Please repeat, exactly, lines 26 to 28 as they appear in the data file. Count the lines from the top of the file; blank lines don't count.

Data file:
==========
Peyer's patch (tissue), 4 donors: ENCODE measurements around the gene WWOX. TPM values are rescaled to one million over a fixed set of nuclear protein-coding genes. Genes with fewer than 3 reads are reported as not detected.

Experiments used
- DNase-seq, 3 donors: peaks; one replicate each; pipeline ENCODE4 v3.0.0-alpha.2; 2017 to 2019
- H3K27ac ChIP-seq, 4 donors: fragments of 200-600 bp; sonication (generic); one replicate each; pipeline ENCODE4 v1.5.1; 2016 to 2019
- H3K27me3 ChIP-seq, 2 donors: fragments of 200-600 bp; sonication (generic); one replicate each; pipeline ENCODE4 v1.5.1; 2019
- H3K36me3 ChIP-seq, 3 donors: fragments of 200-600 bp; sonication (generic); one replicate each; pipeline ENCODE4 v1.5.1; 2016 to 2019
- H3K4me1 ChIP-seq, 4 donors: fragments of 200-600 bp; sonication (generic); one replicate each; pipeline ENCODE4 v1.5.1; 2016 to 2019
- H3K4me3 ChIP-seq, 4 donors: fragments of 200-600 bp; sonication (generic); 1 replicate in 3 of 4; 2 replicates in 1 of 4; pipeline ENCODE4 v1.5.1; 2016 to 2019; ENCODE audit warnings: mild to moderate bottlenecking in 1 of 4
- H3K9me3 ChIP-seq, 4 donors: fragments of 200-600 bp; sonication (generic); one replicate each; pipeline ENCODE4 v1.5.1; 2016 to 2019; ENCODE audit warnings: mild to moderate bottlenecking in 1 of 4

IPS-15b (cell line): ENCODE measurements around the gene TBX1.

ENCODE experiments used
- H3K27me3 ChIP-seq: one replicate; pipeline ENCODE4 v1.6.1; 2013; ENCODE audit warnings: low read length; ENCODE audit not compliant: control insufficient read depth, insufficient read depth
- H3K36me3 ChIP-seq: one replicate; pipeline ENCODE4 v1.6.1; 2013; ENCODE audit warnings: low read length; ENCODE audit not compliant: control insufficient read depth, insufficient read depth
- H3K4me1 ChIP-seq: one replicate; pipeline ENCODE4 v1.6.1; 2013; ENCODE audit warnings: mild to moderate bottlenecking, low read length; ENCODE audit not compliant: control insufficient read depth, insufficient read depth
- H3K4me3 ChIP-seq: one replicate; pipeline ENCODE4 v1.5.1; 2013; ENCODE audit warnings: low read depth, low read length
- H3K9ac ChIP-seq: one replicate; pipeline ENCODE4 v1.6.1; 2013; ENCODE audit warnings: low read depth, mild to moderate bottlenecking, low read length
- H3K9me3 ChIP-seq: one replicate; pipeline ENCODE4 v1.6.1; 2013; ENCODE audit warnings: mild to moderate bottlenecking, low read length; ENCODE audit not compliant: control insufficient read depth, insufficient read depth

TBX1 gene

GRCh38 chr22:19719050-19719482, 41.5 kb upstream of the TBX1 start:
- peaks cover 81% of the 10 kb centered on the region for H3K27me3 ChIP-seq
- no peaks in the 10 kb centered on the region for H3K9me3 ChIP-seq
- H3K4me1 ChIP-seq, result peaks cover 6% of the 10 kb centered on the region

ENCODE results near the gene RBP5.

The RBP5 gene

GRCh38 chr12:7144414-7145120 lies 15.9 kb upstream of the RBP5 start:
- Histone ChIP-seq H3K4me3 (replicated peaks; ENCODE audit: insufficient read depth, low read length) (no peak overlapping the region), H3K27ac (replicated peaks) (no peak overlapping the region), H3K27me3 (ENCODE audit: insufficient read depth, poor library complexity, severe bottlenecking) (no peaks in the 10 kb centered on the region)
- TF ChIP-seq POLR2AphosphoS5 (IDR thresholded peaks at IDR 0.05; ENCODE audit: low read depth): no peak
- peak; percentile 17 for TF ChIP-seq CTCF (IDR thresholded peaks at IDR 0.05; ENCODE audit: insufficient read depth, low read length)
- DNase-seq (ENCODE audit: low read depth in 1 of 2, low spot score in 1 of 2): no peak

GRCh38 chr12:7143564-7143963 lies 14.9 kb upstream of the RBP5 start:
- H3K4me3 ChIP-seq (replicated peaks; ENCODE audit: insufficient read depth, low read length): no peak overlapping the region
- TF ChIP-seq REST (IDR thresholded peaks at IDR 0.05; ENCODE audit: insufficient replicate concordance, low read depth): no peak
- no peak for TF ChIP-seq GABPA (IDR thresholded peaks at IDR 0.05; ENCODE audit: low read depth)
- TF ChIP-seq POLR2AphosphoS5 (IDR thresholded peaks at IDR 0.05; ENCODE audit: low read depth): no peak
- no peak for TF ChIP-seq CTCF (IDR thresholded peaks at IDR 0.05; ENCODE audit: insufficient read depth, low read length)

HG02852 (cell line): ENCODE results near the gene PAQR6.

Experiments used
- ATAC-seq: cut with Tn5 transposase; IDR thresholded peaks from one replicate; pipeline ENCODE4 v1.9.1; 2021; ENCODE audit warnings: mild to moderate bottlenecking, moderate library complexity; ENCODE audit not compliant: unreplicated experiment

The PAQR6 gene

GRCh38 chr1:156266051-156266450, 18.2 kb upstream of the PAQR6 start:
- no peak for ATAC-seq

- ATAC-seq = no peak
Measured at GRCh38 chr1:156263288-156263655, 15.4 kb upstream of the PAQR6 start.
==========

- Histone ChIP-seq H3K4me3 (replicated peaks; ENCODE audit: insufficient read depth, low read length) (no peak overlapping the region), H3K27ac (replicated peaks) (no peak overlapping the region), H3K27me3 (ENCODE audit: insufficient read depth, poor library complexity, severe bottlenecking) (no peaks in the 10 kb centered on the region)
- TF ChIP-seq POLR2AphosphoS5 (IDR thresholded peaks at IDR 0.05; ENCODE audit: low read depth): no peak
- peak; percentile 17 for TF ChIP-seq CTCF (IDR thresholded peaks at IDR 0.05; ENCODE audit: insufficient read depth, low read length)